There’s a reason the sun shines on New Zealand before anywhere else – every new day in Aotearoa is something to cherish! Small, remote and thinly populated, yes, but NZ punches well above its weight with its outlandish scenery, fabulous festivals, superb food and wine, and magical outdoor experiences. Equally impressive is New Zealand’s potent, mainstream Maori culture. This is a country that recognizes and celebrates its indigenous people – the world is a kinder, gentler, more respectful place down here! And while the fanfare surrounding the Lord of the Rings trilogy is waning, visiting the real-life Middle-earth still has a geeky allure - Lord of the Rings director Peter Jackson's filmmaking prowess still holds Wellington (aka ‘Wellywood’) in its thrall.
In 2007, around 2.2 million overseas visitors tramped, wheeled, wined and dined across the country, up almost 40% from a relatively meager 1.6 million in 1999. But at what cost? Extra visitors strain the clean, green environment NZ is renowned for, and all this wilderness frenzy is having an impact: the skies above Franz Josef Glacier buzz with droning airplanes, tourists still shampoo in creeks, and locals simply avoid entire chunks of NZ because of the tourist hordes. In response, the Department of Conservation (DOC) has implemented a booking system for its Great Walks - there are nine including the Milford Track, Routeburn Track and Abel Tasman Coast Track - to avoid overcrowding and minimise environmental damage. The NZ tourism industry is embracing all things ‘eco’, while regionally, eateries and farmers markets selling local produce present sustainable options. Regardless, hardcore environmentalists claim the industry and government aren’t moving fast enough. Drought and climate change are fanning the flames...
On the broader arts front, Kiwi live music remains brilliant (dub, hip-hop, reggae and rock), while NZ radio remains abysmal. Culturally, debate rages between anti- and pro-arts lobbies: one side would rather chew their arms off than see another art gallery open; the other sees cultural celebration as the future for both community and tourism. How does NZ forge its cultural identity? What role do the arts play? Do cultural attractions lure the tourists? From our perspective, they most certainly do!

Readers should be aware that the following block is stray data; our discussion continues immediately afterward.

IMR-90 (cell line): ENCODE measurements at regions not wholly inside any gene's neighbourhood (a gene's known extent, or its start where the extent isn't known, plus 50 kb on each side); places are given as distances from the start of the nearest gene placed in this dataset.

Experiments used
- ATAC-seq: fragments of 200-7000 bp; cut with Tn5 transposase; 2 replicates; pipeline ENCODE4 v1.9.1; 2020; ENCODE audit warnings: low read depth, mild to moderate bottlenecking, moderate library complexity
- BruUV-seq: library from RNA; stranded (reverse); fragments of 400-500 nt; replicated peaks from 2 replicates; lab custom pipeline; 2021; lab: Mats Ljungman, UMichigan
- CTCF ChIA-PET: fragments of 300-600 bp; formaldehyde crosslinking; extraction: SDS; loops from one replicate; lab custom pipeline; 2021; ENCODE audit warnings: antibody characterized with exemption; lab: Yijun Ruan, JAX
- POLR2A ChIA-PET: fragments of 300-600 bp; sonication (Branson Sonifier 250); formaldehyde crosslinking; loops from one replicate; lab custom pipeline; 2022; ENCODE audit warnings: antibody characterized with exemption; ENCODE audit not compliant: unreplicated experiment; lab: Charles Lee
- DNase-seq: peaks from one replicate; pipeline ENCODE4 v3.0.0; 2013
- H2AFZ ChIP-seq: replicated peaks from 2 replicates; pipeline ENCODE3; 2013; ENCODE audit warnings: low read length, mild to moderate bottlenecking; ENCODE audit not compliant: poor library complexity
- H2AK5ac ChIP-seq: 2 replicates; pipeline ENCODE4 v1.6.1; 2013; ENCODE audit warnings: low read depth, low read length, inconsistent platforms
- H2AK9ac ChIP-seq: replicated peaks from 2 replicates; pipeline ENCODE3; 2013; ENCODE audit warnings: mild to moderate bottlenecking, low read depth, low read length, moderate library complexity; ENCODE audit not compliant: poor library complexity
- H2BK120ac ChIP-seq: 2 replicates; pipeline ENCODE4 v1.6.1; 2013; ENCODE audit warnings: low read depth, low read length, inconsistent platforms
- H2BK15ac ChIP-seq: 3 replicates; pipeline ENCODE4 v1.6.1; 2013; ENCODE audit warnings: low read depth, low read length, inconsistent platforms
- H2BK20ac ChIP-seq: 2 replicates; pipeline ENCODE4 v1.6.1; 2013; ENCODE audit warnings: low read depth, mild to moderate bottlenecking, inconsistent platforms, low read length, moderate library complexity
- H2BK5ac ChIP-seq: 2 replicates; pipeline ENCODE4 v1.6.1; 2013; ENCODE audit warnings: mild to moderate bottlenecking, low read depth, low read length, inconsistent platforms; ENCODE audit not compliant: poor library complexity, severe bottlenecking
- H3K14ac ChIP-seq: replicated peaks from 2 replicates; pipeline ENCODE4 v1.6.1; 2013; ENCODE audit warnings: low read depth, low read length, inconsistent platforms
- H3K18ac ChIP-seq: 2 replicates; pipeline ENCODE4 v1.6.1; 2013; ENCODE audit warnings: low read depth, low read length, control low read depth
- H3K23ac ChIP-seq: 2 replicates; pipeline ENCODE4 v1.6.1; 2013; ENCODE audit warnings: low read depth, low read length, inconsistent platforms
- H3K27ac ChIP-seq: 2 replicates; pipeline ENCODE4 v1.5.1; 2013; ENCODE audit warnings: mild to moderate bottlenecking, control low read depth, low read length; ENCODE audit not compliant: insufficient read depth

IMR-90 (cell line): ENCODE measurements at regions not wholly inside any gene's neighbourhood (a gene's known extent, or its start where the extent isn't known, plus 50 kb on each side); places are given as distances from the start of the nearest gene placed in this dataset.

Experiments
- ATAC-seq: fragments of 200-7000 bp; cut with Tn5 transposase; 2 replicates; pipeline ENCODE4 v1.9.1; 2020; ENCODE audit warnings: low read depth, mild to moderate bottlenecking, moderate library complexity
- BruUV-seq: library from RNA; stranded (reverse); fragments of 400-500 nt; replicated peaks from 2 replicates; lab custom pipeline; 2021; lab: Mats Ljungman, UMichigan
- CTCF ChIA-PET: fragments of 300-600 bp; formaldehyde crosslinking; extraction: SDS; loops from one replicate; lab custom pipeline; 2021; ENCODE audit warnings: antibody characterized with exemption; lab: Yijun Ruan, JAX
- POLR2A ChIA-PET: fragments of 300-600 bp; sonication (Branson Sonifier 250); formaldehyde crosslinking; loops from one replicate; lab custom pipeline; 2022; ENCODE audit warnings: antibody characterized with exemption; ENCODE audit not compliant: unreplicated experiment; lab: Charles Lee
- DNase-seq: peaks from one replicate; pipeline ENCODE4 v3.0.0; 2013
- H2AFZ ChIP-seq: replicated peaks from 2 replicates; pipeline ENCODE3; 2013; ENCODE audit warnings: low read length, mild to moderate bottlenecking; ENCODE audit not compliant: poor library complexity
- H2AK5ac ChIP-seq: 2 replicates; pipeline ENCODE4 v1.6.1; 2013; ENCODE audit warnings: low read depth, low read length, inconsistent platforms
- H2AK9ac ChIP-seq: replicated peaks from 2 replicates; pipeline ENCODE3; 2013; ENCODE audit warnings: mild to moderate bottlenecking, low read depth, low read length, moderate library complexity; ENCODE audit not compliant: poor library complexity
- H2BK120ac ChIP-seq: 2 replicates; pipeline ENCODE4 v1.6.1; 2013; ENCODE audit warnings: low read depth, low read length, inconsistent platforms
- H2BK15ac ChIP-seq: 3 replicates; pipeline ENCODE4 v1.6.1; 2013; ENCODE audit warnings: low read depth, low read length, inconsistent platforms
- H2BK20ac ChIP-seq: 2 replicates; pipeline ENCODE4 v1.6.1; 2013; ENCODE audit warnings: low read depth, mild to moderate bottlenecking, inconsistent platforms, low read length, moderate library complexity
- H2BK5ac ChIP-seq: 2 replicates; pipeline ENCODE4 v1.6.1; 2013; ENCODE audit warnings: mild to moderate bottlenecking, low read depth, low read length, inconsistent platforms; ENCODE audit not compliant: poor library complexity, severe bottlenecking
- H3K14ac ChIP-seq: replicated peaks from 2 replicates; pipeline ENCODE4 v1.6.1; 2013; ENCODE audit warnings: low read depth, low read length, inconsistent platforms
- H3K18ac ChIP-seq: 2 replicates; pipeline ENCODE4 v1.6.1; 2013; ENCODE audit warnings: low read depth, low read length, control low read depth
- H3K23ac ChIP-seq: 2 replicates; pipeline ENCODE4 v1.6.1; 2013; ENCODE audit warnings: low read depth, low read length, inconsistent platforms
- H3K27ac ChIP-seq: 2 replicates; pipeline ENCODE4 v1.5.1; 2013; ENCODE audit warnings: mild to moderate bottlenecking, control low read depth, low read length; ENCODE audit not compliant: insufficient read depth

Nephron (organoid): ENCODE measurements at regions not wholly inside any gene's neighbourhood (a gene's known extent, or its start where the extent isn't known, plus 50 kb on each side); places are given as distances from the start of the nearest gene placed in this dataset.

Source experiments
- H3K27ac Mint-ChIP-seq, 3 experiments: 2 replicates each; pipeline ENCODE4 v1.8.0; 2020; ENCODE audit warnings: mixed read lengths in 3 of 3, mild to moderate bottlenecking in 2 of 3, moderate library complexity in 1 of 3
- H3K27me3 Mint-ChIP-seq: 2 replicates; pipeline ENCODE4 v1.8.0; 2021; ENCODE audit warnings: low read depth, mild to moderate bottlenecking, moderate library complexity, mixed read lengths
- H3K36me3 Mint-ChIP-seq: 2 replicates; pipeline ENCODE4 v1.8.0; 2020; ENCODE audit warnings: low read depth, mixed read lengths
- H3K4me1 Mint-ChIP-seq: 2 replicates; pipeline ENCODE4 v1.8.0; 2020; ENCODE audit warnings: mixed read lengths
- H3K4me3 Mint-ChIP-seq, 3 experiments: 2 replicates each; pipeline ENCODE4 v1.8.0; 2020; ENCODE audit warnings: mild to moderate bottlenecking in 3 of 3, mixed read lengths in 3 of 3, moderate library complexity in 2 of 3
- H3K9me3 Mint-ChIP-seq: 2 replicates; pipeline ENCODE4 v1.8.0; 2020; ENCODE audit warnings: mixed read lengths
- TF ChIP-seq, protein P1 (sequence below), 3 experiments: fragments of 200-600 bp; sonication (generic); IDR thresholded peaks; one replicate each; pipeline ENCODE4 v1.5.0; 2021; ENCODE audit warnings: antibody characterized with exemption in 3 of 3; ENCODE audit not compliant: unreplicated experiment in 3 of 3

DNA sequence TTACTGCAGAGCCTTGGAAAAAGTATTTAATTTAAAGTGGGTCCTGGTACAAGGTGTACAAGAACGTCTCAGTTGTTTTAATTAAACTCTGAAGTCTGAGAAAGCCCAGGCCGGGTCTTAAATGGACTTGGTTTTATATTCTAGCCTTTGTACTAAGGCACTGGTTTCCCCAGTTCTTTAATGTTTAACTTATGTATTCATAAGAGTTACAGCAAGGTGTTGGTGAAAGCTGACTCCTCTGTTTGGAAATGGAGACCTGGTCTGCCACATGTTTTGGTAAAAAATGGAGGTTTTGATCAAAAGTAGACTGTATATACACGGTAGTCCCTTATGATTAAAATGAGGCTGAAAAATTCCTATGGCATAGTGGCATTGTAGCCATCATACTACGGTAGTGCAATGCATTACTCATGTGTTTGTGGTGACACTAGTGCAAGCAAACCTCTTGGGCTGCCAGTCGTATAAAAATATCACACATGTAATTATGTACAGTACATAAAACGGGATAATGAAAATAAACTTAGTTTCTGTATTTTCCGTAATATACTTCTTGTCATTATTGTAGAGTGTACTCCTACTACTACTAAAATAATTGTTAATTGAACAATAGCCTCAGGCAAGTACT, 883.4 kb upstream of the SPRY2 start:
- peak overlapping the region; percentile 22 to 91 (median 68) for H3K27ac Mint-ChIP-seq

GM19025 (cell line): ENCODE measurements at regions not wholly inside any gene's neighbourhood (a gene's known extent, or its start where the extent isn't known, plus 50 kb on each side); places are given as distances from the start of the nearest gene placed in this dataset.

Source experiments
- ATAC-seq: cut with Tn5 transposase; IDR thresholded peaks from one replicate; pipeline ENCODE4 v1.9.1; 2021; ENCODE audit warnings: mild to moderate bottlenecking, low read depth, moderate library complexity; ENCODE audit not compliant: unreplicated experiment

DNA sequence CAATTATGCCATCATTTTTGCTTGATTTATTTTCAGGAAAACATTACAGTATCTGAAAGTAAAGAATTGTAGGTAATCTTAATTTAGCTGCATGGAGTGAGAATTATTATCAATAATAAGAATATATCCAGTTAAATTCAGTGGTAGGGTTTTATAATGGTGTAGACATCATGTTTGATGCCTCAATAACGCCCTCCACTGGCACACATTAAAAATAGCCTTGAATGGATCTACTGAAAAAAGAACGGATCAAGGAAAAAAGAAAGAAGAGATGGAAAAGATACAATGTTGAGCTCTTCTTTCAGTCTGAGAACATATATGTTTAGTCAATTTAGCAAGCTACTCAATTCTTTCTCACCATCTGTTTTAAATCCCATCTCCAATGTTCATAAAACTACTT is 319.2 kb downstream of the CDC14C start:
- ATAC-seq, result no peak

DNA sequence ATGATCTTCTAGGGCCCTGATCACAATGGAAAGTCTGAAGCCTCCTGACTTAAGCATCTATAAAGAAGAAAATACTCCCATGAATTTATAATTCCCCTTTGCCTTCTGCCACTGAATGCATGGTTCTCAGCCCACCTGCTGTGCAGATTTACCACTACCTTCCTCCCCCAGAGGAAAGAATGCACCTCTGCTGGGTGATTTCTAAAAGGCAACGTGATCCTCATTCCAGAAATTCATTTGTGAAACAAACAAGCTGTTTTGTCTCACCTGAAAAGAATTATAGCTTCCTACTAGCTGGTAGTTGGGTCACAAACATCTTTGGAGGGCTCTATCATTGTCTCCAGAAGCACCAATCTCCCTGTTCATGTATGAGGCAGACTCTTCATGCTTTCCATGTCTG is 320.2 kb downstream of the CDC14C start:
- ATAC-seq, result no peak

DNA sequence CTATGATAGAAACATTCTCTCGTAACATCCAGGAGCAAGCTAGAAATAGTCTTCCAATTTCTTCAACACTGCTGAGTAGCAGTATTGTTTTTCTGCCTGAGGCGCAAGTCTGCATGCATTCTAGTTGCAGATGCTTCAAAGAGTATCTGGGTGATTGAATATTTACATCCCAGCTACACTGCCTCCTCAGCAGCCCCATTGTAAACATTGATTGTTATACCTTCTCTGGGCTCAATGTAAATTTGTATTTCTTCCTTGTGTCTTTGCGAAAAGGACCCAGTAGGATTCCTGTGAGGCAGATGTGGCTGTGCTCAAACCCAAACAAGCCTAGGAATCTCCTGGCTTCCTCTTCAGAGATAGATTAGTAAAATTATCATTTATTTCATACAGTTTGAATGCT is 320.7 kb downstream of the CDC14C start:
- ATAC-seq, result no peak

And then of course there’s the national obsession – rugby. After yet another dazzling failure at the 2007 Rugby World Cup in France, the All Blacks are desperate to redeem themselves on home soil in 2011. The most successful rugby team in history (a 74% winning record!), the beloved All Blacks, were red-hot favourites in 2007, but crumbled under sustained quarter-final pressure from the French. Errors, poor decision-making and appalling umpiring delivered the New Zealanders a 20-18 defeat. The dumbfounded nation wept in the streets and looked around for someone to blame – calls for wholesale sackings were followed by ugly character assassinations in the media. The fragile national psyche took a beating, distraught Kiwis turning to each other and saying, ‘We suck at the only thing we’re good at!’ Until 2011, the team will have to satisfy itself with routine demolitions of Australia and South Africa in the annual Tri Nations and Bledisloe Cups.
Under prime minister Helen Clark's leadership, the government has continued its pacifist, anti-nuclear policy, whilst retaining NZ troops in Afghanistan and Iraq. The arts have flourished, unemployment has remained at record lows, and the domestic economy has been buoyant. The flow-on effect of a 2006 minimum wage increase has been a spike in goods and services prices. Travellers have been feeling the pinch – food, accommodation and transport costs have ballooned with demand. This, combined with a stronger Kiwi dollar, means NZ is far from the budget destination it once was.
The national real estate boom continues to mesmerise sellers and infuriate buyers. Rising house prices have stabilized with rising interest rates, but wages have failed to keep up: Auckland, Christchurch and Wellington are among the world’s most expensive cities in terms of housing affordability (relative to income).
Other topics on local tongues include fixed-net fishing endangering dolphins, vexatious treaty settlements, and didymo (aka ‘rock snot’) infestation in rivers and lakes. And don’t get anyone started on petrol prices...
That’s contemporary NZ in a nutshell! You’re in for an awesome trip. Back home on the couch, your memories will drift from rampaging outdoor activities to world-class food, wine and beer (oh, especially the wine and beer), and chilled-out locals. But your most sparkling recollections will come courtesy of NZ’s natural splendour – there are few countries on this lonely planet as diverse, unspoiled and utterly, utterly photogenic.